Many members of the LGBTQ+ community see Trump’s presidency as an existential threat. Pitt alum Mark Janavel aims to give people are transgender a voice with an upcoming documentary about the transgender experience in Pittsburgh.
Janavel, who graduated from Pitt in 2015, wants to provide a space for transgender people who feel marginalized by the Republican-controlled government to express their fears, concerns and hopes for the future. For his documentary, tentatively titled “Transient: First 100 Days of Trump,” Janavel will interview 10 different transgender individuals from Pittsburgh, following them throughout the first 100 days of the Trump presidency.
Janavel envisions the film, which is set to be released on June 6th, as a “talking-head-style documentary” — meaning it will contain quotes from several people edited in one after another. He is filming his first interview in Pittsburgh Thursday.
Janavel secured $5,000 in funding for the film from the Sprout Fund, a Pittsburgh nonprofit that has invested millions in catalyzing change on a grassroots level. The Sprout Fund announced the grants’ recipients on January 20th.
After he posted his idea on the Sprout Fund’s website, Janavel reached out to Pitt’s Rainbow Alliance, which he was a member of during his time at Pitt, and they helped him spread the word on social media.
“I didn’t do enough with the Rainbow Alliance,” Janavel said of his time at the university. “This [documentary] could be a redemptive factor.”
Janavel’s last documentary, “It Should Feel Like Home,” released in July 2016, focused on the experiences of homeless LGBTQ+ youth. Janavel said he narrowed his focus from the entire LGBTQ+ community to only people who are transgender for this documentary because he feels they face a unique struggle.
“These are the people that, by the numbers, are statistically targeted the most with violence,” Janavel said. “I want to help the people who need it most.”
According to the National Coalition of Anti-Violent Programs, 20 to 25 percent of LGBTQ+ people experience hate crimes in their lifetime.
The vast majority of the LGBTQ+ community rejected Donald Trump in the 2016 presidential election — he received 14 percent of their vote. This is a historically low proportion, considering Barack Obama gathered 70 percent of the LGBTQ+ vote in 2008 and George W. Bush received 25 percent in 2000.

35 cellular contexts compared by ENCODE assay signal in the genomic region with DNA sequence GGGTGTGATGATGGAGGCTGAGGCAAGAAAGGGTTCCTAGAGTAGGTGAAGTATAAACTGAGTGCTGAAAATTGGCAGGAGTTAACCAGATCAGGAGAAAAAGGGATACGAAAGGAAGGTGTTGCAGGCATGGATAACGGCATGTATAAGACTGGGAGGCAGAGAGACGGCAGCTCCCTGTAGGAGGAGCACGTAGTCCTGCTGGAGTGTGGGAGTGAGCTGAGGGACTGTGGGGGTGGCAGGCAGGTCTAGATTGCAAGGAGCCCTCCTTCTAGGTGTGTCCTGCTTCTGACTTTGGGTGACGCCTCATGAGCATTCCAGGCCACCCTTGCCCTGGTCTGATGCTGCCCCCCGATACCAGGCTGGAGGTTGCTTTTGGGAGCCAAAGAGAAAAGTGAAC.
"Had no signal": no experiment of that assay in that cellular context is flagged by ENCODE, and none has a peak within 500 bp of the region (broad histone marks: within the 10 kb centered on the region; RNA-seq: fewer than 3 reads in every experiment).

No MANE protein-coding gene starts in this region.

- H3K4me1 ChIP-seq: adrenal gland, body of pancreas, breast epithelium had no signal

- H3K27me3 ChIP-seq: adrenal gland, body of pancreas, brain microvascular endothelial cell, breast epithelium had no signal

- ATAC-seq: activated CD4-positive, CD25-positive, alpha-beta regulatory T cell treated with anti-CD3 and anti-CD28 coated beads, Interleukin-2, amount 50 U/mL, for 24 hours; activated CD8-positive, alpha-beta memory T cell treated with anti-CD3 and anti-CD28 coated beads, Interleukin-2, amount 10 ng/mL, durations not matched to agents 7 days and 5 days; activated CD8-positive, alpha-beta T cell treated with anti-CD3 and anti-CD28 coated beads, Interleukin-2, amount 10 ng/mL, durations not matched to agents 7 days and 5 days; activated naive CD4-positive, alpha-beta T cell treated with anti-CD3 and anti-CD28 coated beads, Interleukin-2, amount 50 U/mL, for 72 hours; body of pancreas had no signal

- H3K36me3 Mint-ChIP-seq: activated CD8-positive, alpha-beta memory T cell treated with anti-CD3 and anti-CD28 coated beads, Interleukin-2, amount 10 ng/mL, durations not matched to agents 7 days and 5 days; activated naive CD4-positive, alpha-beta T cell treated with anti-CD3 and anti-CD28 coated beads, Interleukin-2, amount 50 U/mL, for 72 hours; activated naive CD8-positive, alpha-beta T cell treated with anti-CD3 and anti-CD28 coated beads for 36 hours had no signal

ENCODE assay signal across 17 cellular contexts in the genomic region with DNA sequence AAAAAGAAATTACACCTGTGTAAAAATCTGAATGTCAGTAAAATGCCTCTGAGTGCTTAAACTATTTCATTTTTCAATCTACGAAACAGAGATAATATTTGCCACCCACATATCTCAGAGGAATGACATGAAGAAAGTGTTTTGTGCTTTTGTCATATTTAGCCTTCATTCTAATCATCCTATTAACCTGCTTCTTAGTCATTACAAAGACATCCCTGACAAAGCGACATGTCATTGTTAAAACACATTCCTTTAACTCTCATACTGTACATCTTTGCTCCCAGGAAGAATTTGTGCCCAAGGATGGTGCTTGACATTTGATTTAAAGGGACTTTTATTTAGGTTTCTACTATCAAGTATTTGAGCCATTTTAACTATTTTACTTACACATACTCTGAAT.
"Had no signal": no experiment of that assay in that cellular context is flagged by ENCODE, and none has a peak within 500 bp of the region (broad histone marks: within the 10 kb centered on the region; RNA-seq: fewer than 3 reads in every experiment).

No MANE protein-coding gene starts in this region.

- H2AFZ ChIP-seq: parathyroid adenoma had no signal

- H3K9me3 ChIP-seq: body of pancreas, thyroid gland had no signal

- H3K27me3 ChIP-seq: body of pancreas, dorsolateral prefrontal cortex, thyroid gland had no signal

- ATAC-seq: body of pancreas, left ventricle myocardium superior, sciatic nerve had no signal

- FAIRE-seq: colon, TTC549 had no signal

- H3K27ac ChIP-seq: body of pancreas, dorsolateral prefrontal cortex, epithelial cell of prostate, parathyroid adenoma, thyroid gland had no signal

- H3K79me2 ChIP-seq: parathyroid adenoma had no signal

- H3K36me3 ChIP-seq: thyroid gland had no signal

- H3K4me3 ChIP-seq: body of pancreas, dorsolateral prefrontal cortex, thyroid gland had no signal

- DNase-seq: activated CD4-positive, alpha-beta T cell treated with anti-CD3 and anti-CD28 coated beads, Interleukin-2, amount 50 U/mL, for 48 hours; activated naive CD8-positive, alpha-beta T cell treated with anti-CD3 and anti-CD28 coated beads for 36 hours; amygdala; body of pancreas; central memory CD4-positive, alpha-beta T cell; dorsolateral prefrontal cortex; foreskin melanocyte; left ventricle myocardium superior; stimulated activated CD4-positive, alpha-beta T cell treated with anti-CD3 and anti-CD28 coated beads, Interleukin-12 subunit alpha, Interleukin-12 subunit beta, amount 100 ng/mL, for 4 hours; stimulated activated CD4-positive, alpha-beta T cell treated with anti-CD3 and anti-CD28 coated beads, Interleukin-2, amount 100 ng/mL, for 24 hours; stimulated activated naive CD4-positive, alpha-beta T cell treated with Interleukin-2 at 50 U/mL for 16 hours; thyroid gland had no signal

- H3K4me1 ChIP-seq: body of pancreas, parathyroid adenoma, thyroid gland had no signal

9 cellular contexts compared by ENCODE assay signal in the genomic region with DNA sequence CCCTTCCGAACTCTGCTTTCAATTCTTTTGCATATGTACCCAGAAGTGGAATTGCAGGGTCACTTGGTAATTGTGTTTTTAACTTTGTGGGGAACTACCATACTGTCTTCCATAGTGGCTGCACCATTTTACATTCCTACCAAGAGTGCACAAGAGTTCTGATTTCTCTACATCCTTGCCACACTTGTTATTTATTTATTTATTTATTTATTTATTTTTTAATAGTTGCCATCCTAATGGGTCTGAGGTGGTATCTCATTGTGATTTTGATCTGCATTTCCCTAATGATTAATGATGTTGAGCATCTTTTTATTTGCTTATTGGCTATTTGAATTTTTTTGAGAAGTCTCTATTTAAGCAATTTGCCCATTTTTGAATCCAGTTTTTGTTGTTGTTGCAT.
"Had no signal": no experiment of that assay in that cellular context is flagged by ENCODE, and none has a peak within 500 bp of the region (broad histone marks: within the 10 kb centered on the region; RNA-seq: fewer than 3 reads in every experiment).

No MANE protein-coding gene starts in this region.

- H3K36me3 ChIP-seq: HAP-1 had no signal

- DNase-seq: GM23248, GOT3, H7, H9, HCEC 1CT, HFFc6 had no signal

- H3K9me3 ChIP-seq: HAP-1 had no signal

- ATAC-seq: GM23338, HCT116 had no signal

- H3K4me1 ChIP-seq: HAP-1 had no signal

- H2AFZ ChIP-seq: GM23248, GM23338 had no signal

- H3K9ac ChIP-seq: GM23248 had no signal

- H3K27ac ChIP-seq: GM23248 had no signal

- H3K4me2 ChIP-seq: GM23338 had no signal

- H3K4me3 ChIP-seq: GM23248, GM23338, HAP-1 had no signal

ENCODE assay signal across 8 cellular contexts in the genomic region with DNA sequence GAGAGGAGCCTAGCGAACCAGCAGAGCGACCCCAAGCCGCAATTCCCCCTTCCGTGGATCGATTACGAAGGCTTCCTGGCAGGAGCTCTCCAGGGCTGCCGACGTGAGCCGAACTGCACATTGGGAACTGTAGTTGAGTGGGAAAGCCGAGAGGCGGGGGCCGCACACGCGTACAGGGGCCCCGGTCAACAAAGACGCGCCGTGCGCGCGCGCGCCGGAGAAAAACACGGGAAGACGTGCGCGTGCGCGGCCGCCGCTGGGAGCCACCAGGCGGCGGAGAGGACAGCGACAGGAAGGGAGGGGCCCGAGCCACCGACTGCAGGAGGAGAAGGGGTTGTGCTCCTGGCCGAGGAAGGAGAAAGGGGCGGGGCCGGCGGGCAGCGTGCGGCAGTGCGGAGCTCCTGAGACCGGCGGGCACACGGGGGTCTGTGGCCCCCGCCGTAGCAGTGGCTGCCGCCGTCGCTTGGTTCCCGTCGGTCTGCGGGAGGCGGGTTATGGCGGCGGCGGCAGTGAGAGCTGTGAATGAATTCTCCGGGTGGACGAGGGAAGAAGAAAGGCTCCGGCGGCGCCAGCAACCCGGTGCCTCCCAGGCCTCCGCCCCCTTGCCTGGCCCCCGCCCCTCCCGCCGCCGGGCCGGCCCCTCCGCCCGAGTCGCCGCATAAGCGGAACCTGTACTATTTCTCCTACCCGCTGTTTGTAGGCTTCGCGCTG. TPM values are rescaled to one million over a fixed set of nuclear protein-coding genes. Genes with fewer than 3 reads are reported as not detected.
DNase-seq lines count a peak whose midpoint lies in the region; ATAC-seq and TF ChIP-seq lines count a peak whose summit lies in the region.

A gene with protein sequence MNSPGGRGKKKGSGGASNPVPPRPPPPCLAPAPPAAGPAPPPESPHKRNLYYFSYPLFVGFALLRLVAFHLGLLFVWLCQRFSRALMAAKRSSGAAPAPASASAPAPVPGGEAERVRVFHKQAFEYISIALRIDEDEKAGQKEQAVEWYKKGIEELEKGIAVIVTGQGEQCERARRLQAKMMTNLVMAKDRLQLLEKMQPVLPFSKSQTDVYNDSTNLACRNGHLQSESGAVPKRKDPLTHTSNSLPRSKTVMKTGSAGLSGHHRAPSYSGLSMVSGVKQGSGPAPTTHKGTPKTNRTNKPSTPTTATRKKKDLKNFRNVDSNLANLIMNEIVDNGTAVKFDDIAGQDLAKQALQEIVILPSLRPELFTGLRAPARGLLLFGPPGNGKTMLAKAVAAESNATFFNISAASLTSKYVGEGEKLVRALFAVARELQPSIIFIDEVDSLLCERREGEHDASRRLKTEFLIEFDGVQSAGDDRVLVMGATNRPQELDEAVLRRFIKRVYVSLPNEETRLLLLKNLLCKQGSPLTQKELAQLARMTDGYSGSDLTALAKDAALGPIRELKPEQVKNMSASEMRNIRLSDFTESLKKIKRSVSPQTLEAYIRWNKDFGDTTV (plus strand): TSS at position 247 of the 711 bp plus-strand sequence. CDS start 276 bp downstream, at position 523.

Though Trump hasn’t indicated that he plans to undo recent LGBTQ+ gains — when asked for his position on gay marriage on CBS, he said that the Supreme Court decision made it settled law — he hasn’t made himself a champion of LGBTQ+ rights, either. Many of Trump’s cabinet appointments are staunchly anti-LGBTQ+. Mike Pence, for instance, has said that prohibiting gay marriage is not discrimination but enforcement of “God’s idea.”
On Pitt’s campus, students have expressed their disagreement with the president’s actions with protests regarding LGBTQ+ rights, the ban on visas and the proposed wall along the Mexican border.
Maxine Taylor, a Pitt junior majoring in computer science major and member of Rainbow Alliance, said she never felt she was given the space to explore her sexuality throughout her adolescence. She called the town of Bloomsberg where she grew up “repressed.”
Once she came to Pitt, she made the transition from cisgender male to genderqueer and finally to transgender woman.
Taylor, who does not plan to participate in the film, said “Transient” has a lot of value because the transgender perspective often goes underrepresented, and trans people desperately need a platform in light of the current federal administration.
“Trump is someone who acts as a conservative populist and really riles up people who blame minorities for their problems,” Taylor said. “With that kind of tone in place, it’s hard not to be terrified about what could be coming.”
Dylan Drobish, the co-founder of TransPride Pittsburgh, a transgender community group that plans events and provides services for trans-identified Pittsburghers said in a written statement that “Transient” constitutes an effective way of fighting back against the hateful rhetoric of Trump’s campaign.
“Offering ten perspectives on the matter may help not only to shed light on how dangerous Trump’s America will continue to be for marginalized groups,” Drobin said in the statement. “But also on the diversity of the transgender experience and the different ways in which people express their fears, anger and frustration regarding the matter.“
Janavel said the situation for students who were transgender was not ideal during his time at Pitt and cites the bad condition of some gender-neutral bathrooms as an example.
“But I think Pitt is moving in the right direction,” Janavel said. “It’s hard to tell. It’s hard to talk about it, because everyone’s so afraid.”
Mark Janavel can be contacted at (484) 643-3784. If readers are interested in participating in the documentary, Janavel invites them to make an inquiry at room 611 in the William Pitt Union.